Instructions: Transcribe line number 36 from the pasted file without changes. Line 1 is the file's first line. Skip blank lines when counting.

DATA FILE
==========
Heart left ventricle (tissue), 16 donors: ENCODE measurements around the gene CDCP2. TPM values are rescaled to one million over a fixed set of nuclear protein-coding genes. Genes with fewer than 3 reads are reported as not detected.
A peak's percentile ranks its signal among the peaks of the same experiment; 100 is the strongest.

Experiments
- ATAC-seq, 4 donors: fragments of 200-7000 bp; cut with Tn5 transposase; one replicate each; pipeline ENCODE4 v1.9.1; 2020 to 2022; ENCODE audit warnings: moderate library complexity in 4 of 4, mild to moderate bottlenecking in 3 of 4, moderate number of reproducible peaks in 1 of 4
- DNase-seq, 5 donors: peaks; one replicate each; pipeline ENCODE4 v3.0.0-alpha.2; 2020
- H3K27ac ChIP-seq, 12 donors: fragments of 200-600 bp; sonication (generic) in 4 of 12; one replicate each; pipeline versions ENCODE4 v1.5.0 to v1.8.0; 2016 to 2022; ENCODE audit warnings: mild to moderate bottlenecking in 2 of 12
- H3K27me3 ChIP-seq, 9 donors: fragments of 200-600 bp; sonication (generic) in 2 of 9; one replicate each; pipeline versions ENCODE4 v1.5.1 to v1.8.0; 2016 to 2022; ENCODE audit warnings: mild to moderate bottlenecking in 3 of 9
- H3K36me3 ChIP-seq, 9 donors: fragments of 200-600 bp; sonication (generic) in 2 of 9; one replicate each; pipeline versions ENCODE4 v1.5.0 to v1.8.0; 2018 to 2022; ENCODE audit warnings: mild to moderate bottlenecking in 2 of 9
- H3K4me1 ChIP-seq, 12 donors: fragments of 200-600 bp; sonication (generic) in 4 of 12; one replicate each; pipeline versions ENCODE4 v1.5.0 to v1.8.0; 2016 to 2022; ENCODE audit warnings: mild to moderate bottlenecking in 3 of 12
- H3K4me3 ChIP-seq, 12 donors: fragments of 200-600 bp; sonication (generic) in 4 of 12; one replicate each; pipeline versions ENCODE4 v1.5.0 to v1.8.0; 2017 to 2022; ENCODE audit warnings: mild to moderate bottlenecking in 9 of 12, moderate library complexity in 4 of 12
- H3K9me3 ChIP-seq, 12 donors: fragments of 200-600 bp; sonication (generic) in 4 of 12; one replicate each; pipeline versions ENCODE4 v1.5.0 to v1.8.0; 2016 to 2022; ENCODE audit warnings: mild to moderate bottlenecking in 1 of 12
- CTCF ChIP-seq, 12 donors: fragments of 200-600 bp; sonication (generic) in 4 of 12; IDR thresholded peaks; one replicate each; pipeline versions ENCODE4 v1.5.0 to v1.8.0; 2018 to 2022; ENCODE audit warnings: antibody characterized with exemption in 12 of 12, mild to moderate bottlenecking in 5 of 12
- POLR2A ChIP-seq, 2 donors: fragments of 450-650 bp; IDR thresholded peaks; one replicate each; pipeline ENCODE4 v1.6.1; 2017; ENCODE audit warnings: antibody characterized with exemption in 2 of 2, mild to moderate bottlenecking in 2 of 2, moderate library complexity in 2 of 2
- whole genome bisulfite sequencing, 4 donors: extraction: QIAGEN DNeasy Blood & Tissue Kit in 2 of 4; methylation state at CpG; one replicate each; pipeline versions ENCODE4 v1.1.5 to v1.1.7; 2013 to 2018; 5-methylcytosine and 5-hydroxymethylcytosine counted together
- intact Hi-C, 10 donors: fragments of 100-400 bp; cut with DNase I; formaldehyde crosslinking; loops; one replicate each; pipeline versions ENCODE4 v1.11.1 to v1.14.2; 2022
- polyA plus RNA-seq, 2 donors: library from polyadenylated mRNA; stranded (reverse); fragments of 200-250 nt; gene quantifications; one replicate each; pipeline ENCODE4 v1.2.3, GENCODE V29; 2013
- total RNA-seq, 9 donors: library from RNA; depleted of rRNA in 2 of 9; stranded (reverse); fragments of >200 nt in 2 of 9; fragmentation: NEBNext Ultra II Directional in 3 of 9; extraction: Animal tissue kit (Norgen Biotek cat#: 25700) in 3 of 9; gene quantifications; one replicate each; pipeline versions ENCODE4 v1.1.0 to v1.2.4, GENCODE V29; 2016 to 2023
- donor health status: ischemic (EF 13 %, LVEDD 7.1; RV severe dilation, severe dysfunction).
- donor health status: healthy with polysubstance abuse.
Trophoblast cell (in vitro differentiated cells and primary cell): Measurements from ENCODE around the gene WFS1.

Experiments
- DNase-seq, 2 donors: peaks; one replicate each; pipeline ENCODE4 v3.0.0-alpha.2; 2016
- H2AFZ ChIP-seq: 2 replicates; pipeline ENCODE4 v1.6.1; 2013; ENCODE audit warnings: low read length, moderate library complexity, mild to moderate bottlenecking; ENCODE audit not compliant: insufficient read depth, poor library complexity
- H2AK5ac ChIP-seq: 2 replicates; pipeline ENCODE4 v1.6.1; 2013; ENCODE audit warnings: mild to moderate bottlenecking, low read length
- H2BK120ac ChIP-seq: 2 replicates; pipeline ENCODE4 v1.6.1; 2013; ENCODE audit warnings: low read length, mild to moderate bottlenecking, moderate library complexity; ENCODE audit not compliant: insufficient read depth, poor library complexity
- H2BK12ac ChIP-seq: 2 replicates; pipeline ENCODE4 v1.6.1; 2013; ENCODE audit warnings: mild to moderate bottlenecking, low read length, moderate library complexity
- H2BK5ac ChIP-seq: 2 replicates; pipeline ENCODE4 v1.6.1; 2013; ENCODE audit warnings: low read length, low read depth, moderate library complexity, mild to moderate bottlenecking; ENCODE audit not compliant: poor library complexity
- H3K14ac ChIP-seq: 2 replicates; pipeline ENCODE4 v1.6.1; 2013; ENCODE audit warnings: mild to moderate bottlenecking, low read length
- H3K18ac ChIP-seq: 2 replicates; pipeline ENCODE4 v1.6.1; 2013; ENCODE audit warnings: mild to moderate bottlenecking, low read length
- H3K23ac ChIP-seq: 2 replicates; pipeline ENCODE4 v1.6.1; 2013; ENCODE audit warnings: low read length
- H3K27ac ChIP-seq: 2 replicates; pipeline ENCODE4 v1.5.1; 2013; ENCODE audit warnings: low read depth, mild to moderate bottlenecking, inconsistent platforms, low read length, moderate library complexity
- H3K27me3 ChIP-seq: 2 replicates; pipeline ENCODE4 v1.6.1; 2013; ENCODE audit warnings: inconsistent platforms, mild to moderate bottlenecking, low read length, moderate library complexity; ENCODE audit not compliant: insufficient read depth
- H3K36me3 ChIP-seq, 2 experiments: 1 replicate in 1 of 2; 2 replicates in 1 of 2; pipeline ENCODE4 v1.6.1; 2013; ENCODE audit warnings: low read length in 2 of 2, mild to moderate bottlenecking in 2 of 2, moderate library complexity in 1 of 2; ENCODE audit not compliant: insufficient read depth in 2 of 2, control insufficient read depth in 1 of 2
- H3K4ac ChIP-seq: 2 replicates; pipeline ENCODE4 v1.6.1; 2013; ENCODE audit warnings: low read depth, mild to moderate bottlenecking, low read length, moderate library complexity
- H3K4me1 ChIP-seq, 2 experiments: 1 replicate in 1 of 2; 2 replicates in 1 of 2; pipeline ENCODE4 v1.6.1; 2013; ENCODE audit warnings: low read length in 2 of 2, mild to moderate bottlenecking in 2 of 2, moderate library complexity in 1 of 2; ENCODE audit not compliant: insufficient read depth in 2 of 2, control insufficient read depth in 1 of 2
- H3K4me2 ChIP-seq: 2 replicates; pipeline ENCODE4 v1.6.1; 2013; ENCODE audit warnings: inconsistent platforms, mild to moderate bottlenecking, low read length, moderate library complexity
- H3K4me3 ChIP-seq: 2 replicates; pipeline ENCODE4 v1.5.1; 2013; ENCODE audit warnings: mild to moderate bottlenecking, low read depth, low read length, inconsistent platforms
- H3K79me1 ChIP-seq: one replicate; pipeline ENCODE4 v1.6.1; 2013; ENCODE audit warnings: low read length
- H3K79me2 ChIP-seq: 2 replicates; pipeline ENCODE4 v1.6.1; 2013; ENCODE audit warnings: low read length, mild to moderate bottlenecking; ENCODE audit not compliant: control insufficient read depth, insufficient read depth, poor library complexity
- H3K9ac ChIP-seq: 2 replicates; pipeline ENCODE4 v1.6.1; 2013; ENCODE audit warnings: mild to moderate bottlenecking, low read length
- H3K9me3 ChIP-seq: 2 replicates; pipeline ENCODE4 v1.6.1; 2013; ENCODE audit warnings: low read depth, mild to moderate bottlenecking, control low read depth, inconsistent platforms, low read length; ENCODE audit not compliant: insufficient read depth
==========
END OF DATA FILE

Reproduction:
- H3K4me2 ChIP-seq: 2 replicates; pipeline ENCODE4 v1.6.1; 2013; ENCODE audit warnings: inconsistent platforms, mild to moderate bottlenecking, low read length, moderate library complexity